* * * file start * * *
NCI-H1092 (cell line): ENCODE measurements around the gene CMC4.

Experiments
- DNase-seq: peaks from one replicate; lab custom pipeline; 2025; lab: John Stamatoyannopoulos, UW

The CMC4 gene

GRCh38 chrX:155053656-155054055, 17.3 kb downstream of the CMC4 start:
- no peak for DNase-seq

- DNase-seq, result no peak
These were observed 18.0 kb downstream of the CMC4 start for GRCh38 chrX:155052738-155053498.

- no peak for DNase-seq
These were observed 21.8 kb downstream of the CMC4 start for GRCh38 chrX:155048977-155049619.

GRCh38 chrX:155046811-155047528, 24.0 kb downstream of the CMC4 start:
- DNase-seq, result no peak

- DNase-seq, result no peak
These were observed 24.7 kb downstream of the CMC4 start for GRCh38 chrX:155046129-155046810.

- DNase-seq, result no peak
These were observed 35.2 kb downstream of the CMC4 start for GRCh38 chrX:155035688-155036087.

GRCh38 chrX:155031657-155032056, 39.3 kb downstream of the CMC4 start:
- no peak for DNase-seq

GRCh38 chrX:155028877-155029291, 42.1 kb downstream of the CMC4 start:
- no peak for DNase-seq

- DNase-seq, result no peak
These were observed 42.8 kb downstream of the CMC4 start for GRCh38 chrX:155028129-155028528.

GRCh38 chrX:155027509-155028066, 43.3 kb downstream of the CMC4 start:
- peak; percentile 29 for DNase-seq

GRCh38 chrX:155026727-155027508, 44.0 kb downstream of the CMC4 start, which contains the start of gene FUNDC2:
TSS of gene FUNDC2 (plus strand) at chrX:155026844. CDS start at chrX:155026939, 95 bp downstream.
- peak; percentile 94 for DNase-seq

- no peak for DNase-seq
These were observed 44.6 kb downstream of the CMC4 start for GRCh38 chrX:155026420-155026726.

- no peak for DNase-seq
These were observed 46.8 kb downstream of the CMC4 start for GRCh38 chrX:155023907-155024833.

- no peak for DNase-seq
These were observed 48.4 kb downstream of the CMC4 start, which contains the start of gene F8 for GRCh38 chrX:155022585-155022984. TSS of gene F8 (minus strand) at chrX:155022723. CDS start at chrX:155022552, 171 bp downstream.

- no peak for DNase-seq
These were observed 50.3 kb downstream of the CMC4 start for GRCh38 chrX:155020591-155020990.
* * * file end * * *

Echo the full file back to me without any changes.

NCI-H1092 (cell line): ENCODE measurements around the gene CMC4.

Experiments
- DNase-seq: peaks from one replicate; lab custom pipeline; 2025; lab: John Stamatoyannopoulos, UW

The CMC4 gene

GRCh38 chrX:155053656-155054055, 17.3 kb downstream of the CMC4 start:
- no peak for DNase-seq

- DNase-seq, result no peak
These were observed 18.0 kb downstream of the CMC4 start for GRCh38 chrX:155052738-155053498.

- no peak for DNase-seq
These were observed 21.8 kb downstream of the CMC4 start for GRCh38 chrX:155048977-155049619.

GRCh38 chrX:155046811-155047528, 24.0 kb downstream of the CMC4 start:
- DNase-seq, result no peak

- DNase-seq, result no peak
These were observed 24.7 kb downstream of the CMC4 start for GRCh38 chrX:155046129-155046810.

- DNase-seq, result no peak
These were observed 35.2 kb downstream of the CMC4 start for GRCh38 chrX:155035688-155036087.

GRCh38 chrX:155031657-155032056, 39.3 kb downstream of the CMC4 start:
- no peak for DNase-seq

GRCh38 chrX:155028877-155029291, 42.1 kb downstream of the CMC4 start:
- no peak for DNase-seq

- DNase-seq, result no peak
These were observed 42.8 kb downstream of the CMC4 start for GRCh38 chrX:155028129-155028528.

GRCh38 chrX:155027509-155028066, 43.3 kb downstream of the CMC4 start:
- peak; percentile 29 for DNase-seq

GRCh38 chrX:155026727-155027508, 44.0 kb downstream of the CMC4 start, which contains the start of gene FUNDC2:
TSS of gene FUNDC2 (plus strand) at chrX:155026844. CDS start at chrX:155026939, 95 bp downstream.
- peak; percentile 94 for DNase-seq

- no peak for DNase-seq
These were observed 44.6 kb downstream of the CMC4 start for GRCh38 chrX:155026420-155026726.

- no peak for DNase-seq
These were observed 46.8 kb downstream of the CMC4 start for GRCh38 chrX:155023907-155024833.

- no peak for DNase-seq
These were observed 48.4 kb downstream of the CMC4 start, which contains the start of gene F8 for GRCh38 chrX:155022585-155022984. TSS of gene F8 (minus strand) at chrX:155022723. CDS start at chrX:155022552, 171 bp downstream.

- no peak for DNase-seq
These were observed 50.3 kb downstream of the CMC4 start for GRCh38 chrX:155020591-155020990.